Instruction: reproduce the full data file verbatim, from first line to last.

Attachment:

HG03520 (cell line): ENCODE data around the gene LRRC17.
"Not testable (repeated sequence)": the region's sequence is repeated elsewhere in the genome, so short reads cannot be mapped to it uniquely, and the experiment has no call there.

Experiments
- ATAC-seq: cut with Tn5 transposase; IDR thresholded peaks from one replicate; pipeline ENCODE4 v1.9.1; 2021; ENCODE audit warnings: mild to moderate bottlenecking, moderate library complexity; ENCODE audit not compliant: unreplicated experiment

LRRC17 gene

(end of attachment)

HG03520 (cell line): ENCODE data around the gene LRRC17.
"Not testable (repeated sequence)": the region's sequence is repeated elsewhere in the genome, so short reads cannot be mapped to it uniquely, and the experiment has no call there.

Experiments
- ATAC-seq: cut with Tn5 transposase; IDR thresholded peaks from one replicate; pipeline ENCODE4 v1.9.1; 2021; ENCODE audit warnings: mild to moderate bottlenecking, moderate library complexity; ENCODE audit not compliant: unreplicated experiment

LRRC17 gene